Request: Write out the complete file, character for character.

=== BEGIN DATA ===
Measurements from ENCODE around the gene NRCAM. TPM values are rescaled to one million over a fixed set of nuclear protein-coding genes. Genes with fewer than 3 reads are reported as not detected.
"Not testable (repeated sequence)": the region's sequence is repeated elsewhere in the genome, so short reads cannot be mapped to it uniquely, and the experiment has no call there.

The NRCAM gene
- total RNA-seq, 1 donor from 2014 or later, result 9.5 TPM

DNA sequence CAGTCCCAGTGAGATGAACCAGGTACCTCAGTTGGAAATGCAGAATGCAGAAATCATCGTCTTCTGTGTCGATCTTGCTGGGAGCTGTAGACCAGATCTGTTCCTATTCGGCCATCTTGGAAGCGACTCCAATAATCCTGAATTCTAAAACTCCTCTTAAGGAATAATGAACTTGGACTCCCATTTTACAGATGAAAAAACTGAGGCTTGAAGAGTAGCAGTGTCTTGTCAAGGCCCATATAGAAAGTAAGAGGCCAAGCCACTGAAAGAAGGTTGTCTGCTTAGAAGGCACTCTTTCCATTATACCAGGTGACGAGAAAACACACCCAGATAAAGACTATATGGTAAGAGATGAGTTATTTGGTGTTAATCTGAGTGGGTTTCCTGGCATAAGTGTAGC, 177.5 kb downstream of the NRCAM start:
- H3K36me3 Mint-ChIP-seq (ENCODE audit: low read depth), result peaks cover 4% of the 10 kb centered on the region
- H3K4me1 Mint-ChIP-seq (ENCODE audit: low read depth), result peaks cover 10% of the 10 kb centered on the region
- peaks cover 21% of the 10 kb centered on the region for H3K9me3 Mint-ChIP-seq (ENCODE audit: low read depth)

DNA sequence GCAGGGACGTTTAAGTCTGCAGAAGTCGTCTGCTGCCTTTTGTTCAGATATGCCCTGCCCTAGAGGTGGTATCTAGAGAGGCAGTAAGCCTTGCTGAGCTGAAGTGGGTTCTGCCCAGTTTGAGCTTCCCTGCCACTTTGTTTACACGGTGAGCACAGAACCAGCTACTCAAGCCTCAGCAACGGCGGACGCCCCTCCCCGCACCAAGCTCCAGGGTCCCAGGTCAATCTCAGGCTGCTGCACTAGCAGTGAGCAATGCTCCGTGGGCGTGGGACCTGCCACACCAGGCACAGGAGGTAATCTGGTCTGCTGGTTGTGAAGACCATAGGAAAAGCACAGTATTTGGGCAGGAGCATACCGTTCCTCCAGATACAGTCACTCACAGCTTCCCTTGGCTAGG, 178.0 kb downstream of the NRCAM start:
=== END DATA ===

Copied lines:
Measurements from ENCODE around the gene NRCAM. TPM values are rescaled to one million over a fixed set of nuclear protein-coding genes. Genes with fewer than 3 reads are reported as not detected.
"Not testable (repeated sequence)": the region's sequence is repeated elsewhere in the genome, so short reads cannot be mapped to it uniquely, and the experiment has no call there.

The NRCAM gene
- total RNA-seq, 1 donor from 2014 or later, result 9.5 TPM

DNA sequence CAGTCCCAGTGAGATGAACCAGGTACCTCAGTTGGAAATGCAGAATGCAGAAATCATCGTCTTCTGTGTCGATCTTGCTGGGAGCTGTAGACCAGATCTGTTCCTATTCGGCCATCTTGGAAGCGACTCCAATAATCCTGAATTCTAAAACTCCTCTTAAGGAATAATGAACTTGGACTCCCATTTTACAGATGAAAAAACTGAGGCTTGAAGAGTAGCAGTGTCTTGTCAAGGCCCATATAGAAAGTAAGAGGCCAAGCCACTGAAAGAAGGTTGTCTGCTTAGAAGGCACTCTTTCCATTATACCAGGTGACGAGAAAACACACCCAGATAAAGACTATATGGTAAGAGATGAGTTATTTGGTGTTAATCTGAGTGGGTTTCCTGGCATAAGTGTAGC, 177.5 kb downstream of the NRCAM start:
- H3K36me3 Mint-ChIP-seq (ENCODE audit: low read depth), result peaks cover 4% of the 10 kb centered on the region
- H3K4me1 Mint-ChIP-seq (ENCODE audit: low read depth), result peaks cover 10% of the 10 kb centered on the region
- peaks cover 21% of the 10 kb centered on the region for H3K9me3 Mint-ChIP-seq (ENCODE audit: low read depth)

DNA sequence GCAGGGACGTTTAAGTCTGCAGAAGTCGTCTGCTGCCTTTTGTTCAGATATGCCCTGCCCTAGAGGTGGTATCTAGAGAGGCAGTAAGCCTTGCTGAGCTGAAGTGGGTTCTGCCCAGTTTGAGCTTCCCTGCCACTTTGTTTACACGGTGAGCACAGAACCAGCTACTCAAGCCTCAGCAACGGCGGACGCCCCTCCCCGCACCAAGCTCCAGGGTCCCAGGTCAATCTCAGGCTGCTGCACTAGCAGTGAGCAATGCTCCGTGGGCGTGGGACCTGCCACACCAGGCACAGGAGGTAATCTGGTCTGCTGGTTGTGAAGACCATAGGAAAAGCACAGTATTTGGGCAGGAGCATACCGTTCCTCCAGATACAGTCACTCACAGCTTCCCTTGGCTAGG, 178.0 kb downstream of the NRCAM start: